Unit 2, Week 6 Notes
Unit 2, Week 6 Notes PET3322
Popular in Functional Anatomy and Physiology I
Popular in Anatomy and Physiology
This 8 page Class Notes was uploaded by mak15k on Thursday October 6, 2016. The Class Notes belongs to PET3322 at Florida State University taught by Arturo Figueroa-Galvez in Summer 2016. Since its upload, it has received 16 views. For similar materials see Functional Anatomy and Physiology I in Anatomy and Physiology at Florida State University.
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Date Created: 10/06/16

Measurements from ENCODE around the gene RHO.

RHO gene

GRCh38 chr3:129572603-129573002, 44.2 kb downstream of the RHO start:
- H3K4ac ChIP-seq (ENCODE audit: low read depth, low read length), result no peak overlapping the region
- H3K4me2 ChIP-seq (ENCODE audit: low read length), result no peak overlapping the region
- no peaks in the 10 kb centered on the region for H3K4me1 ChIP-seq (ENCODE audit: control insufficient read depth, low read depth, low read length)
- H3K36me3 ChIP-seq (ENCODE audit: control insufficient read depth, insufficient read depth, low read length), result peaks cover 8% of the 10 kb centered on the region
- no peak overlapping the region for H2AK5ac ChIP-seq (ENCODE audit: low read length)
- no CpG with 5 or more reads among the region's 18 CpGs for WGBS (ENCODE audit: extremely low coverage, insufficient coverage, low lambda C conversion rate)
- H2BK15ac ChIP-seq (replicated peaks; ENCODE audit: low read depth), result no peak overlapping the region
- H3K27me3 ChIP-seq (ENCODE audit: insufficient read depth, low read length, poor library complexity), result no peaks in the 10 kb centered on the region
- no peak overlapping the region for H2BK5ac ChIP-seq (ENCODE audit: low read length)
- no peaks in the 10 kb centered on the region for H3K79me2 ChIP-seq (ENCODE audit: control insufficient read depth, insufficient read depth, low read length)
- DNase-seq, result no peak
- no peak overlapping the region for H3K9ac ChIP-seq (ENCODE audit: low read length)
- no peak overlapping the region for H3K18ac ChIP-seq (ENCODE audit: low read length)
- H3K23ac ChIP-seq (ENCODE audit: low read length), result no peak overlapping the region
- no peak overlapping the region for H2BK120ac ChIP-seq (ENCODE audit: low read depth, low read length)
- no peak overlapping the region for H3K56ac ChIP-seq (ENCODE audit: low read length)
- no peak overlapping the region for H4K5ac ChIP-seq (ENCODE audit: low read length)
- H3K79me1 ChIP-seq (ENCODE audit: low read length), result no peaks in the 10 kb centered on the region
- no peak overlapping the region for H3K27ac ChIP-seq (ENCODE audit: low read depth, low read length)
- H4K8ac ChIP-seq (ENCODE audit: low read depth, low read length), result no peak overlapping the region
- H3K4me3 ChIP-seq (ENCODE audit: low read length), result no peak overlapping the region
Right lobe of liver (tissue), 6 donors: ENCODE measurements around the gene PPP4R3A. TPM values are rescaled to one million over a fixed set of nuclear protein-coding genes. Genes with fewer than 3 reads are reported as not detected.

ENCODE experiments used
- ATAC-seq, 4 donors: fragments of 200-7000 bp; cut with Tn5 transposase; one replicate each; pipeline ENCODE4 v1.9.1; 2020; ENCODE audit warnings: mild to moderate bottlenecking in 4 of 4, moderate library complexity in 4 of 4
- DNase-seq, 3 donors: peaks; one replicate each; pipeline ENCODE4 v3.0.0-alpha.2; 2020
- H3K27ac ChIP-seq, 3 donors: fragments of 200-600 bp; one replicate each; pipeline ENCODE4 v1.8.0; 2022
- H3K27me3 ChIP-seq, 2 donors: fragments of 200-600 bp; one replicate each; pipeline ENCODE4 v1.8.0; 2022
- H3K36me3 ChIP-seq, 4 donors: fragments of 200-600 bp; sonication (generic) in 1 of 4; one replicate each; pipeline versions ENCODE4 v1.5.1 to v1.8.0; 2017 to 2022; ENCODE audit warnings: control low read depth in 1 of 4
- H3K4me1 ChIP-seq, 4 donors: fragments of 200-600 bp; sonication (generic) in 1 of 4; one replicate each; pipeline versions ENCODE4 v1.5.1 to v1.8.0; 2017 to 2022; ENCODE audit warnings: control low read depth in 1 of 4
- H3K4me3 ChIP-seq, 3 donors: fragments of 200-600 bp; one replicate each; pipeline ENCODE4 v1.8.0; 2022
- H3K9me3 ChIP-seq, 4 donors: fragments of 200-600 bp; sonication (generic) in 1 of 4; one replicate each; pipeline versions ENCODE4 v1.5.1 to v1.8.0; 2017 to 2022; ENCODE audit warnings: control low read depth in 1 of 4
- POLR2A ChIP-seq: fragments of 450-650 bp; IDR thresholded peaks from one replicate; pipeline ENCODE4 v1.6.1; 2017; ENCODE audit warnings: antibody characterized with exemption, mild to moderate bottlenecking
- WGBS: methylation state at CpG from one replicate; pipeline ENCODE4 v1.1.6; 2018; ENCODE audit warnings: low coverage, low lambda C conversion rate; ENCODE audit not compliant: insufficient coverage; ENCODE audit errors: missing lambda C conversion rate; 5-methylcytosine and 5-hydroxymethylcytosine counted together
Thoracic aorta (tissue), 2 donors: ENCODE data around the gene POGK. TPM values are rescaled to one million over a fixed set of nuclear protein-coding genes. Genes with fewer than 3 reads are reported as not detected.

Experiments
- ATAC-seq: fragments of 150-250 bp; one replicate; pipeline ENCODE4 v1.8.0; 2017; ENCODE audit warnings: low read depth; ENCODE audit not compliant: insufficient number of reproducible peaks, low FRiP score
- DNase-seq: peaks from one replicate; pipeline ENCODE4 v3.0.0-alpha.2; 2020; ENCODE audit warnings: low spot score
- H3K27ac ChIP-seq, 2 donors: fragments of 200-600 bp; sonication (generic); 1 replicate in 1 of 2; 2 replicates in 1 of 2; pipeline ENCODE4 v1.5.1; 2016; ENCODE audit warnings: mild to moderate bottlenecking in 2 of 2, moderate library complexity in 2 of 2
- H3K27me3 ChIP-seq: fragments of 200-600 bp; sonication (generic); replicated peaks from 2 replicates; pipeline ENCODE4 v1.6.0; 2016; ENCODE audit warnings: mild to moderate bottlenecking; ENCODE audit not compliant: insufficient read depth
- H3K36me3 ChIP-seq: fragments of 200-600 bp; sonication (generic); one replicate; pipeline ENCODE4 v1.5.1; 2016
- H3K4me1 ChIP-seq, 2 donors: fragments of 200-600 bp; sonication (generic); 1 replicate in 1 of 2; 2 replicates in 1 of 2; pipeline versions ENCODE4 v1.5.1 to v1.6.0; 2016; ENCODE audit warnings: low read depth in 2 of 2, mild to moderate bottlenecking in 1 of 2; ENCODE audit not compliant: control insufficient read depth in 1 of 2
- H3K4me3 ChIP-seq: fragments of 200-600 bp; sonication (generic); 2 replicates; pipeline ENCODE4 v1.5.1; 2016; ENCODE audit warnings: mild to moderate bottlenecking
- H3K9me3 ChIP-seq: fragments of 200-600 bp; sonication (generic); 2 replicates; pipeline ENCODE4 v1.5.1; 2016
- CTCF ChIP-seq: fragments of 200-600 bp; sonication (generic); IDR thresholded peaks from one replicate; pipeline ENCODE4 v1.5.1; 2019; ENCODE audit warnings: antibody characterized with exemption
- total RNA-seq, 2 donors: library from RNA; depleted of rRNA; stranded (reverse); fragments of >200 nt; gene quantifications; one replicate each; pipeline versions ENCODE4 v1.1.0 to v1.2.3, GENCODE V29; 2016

10/4/2016 TUESDAY UNIT 2- NERVOUS SYSTEM (LECTURE 3) CHAPTER 15- SENSORY, MOTOR, NAD INTEGRATIVE SYSTEMS (CNS PP) Nerves contain several notable connective tissue layers: o endoneurium- around each axon (propagation of the neuron) o perineurium- around each fasicle (group of axons) o epineurium- around entire nerve Nerves are located in various systems: o PNS = nerve o CNS = tracts same thing! just different location, so different name...in class, Dr. Figueroa vs. at home, dad Sensory nervous systems respond to stimuli by sending signals to the CNS integrative systems (within CNS) process and evaluate that sensory information in a process called integration Motor systems carry signals from the CNS to effectors, and makes sure that motor output is coordinated for efficient responses sensory neurons are supposed to carry information from CNS to PNS...in the distal end, there is a receptor, and in the proximal end, there is am axon terminals (neurotransmitters are here and synapse) Nociceptors are free nerve endings found everywhere in the body (except the brain). Nociceptors have several unusual properties o Nociceptors are activated by multiple types on stimuli o Many chemicals can stimulate nociceptors, and/or sensitize them to other stimuli - in this way pain plays a major role in inflammation o Nociceptors adapt poorly, allowing pain to continue o don't need to know the process specifically we know where our various body parts are, but we don't know (without anatomy class) where these organs are just based on what we feel inside...we feel pain from different organs in places that the organs are not located; referred pain in left arm when myocardial infarction occurs and many people don't recognize the symptoms something enters skin painfully...neuron transports to dorsal (back) spinal cord...peripheral neurons in between sensory and motor...soma dendrites of peripheral motor neurons go to the muscle after ACh stimulates it to move away somatosensory cortex- most external area in the brain; "somato" = body Know how to identify the origin and insertion of the spinal tracts o somatic sensory pathways carry information from the body to the somatosensory cortex o second-order = central sensory neuron o first- order = peripheral sensory neuron o third-order = sensory; conducts impulse into somatosensory cortex o example: direct flight from Tallahassee to NYC, get two tickets...one says "TAL, NY" and the other says "NY, TAL" which tells you the origin and the destination...neurons are similar "spinothalamic tract" ---> from the spine to the thalamus in the CNS o see picture on next page (the picture below is the only pathway that matters in terms of the information on the test) There are areas in our body that are more sensitive than others; most sensitive areas are the hands (mainly fingers) and the lips because they have more receptors in the brain postcentral gyrus- separates anterior is motor, posterior is somatosensory your face has more control over contraction than the muscles of the legs because of the amount of neurons in the brain of the respective areas o the face has small motor units the allow for more precise movements stimulation of motor neurons in CNS will bring action potentials to the spinal cord know the identification of the meaning of the names (lateral corticospinal tract...cortex to spinal cord in CNS) not their function or any details like that 80% of left brain refers to the right side of the body, and 20% remains referred to the left side (opposite is true of the right brain); the crossing over sections of the left and right axons is called decussation of pyramids in the brain stem, medulla oblongata cervical spinal cord = muscles of the arm lumbar area = muscles of the legs Reflexes: involuntary movement with the spinal cord as the integrative center o is someone has a spinal cord injury, they cannot produce voluntary contraction of the lower body muscles, but only involuntary (disconnection between the brain and the muscles) Reflexes are rapid, involuntary responses to stimuli. Reflexes are predictable: a specific stimulus always gives the same response o Cranial reflexes are integrated in the brainstem o Spinal reflexes are integrated in the spinal cord o Somatic reflexes have responses involving skeletal muscles o Autonomic reflexes involve internal processes, and are usually not consciously perceived o Many reflexes are tested clinically because they provide us with functional information about the health of the nervous system Hypothalamus- middle of the thalamus; controls the pituitary, and therefore is the main controller of the endocrine system; controls the medulla, and therefore is the main controller of the cardiovascular system o Regulates ANS activity by controlling centers in the brain stem and spinal cord o Regulates blood pressure, rate and force of heartbeat, digestive tract motility, rate and depth of breathing, and many other visceral activities pituitary gland- below the hypothalamus; probably the most important pure endocrine gland in the body medulla- cardiovascular center of control; cells here are neurons to control the heart and the blood vessels (autonomic nervous system); also the respiratory center with neuron cells o hypothalamus controls the body temperature by vasodilatation (skin turns red) when hot, and vasorestriction (skin turns blue) when cold brain stem- beginning of the spinal cord that contains the cranial nerves o three areas: mid-brain at top, pons in between, and medulla on the bottom 10/6/2016 THURSDAY UNIT 2- MUSCULAR SYSTEM (LECTURE 4) Exam 2 is on the 18th- covers nervous and muscular systems only PROPERTIES OF MUSCLE contractility (lifting weights), excitability (stimulus response with nerves), extensibility (stretching), and elasticity (recoil to homeostasis after a stretch) o reduced physical ability as we age leads to reduced elasticity; immobilization after injury...use it or lose it striated = banded; appearance of muscle (under microscope) due to light and dark banding; smooth muscle doesn't have striations Connective tissue membranes: (prefixes are the same as neurons...-mysium = muscle) o epimysium- connective tissue that covers and surrounds the whole muscle o perimysium- denser; surrounds a group of muscle fibers (fasciculus) o endomysium- loose connective tissue with reticular fibers myocytes = muscle cells...more usually called "muscle fiber" Muscular fascia (surrounds individual muscles and groups Epimysiums) Artery (surrounds muscles) Vein Perimysium Nerve (surrounds fasciculi) Endomysium (surrounds muscle fibers) Muscle fiber Artery Nerve Vein Fasciculus Capillary Axon of motor neuron Synapse or neuromuscular junction neuromuscular junction: the contact between an axon terminal and a muscular fiber; the presynaptic terminal releases ACh into the synaptic cleft after an action potential so that the postsynaptic terminal can cause a response in the muscle sarcolemma: membrane of skeletal muscle mitochondria of skeletal muscle: mitochondria (: myoglobin: a cytoplasmic protein that binds oxygen...a globin in the muscle = myo- vs. a globin in the blood = hemoglobin (stores oxygen for exercise) sarcoplasmic reticulum: a network of membranous sacs around the myofibrils; the SR stores calcium ions. myofibril- muscles can be broken down to this level; it is made of myofilaments: o actin or thin filaments (smaller); 2 of them; attached to the z-disk; allows the muscle to contract and become stronger o myosin (bigger); 1 of them; located in the center of the sacomere when muscle is relaxed o know this slide (#11): function of the sarcomere (between the z-disks that together make up striations of myofibrils) is to contract the muscle and become shorter (move actin to the center of the muscle, taking along with it the z-disk) and its length is shortened the dark and light band colors are caused by density of proteins/ filaments o since myosin is bigger, it is more dense; in the region of the sarcomere where we have more myosin, it will look darker o the opposite is true- actin is smaller and therefore less dense, so it appears lighter; 1/2 of the light band belongs to one sarcomere, and the other half belong to the band adjacent to it Actin filaments: has three components... o most important is called G or F-actin (looks like blueberries on the slide) because it has active sites (yellow dots on slide) which are a kind of receptor for the heads of the myosin filaments o tropomyosin- another stranded protein that covers the active site of the G-actin during a relaxed state; to uncover the active sites and remove the tropomyosin we need troponin o troponin- only globular/ bulbous protein; has 3 subunits- one os attached to the G-actin, one is attached to the tropomyosin, and one free one on the top that is the receptor for Ca TnI: attached to the G-actin TnC: receptor for Calcium TnT: attached to tropomyosin Myosin filaments o myosin heads are the most important because there is an enzyme (ATPase) that helps to release the energy from ATP that is important for muscle contraction during exercise Calcium in the stored in the skeletal muscle- sarcoplasmic reticulum (thin and porous and thicker at the ends) in the cisterna transverse tubule: where the sarcomere enters into the membrane so that the action potential can propagate itself to release Ca from the SR to the sarcoplasm so it can bind to troponin-C, move tropomyosin, allowing myosin to bind to the active sites, producing a muscle contraction The T tubules penetrate into the cell’s interior (continuation of the sarcolemma) o T tubules associate with the paired terminal cisternae to form triads Striated appearance o I bands: from Z disks to ends of thick filaments o A bands: length of thick filaments o H zone: region in A band where actin and myosin do not overlap 6 actins surround one myosin o the more myosin heads binding to the actin heads, the more powerful the contraction of the muscle Sliding Filament Model/Theory- myosin moves the actins because the z-disk is attached and the length of the sacomere decreases as does the length of the muscle fiber & the whole muscle o actin slides over the myosin to create movement (the picture below explains this visually) Z H Z I A I (a) Relaxed sarcomere In a relaxed muscle, the actin and myosin myofilaments overlap slightly, and the H zone is visible. The sarcomere length is at its normal resting length. As a muscle contraction is initiated, actin myofilaments slide past the myosin myofilaments, the z disks are brought closer together, and the sarcomere begins to shorten. Z Z I A I (b) Fully contracted sarcomere In a contracted muscle, the A bands, which are equal to the length of the myosin myofilaments, do not narrow because the length of the myosin myofilaments does not change, nor does the length of the actin myofilaments. In addition, the ends of the actin myofilaments are pulled to and overlap in the center of the sarcomere, shortening it and the H zone disappears. Length of the A-band is not changing because this is the myosin...the I-bond shortens because this is the actin moving over the myosin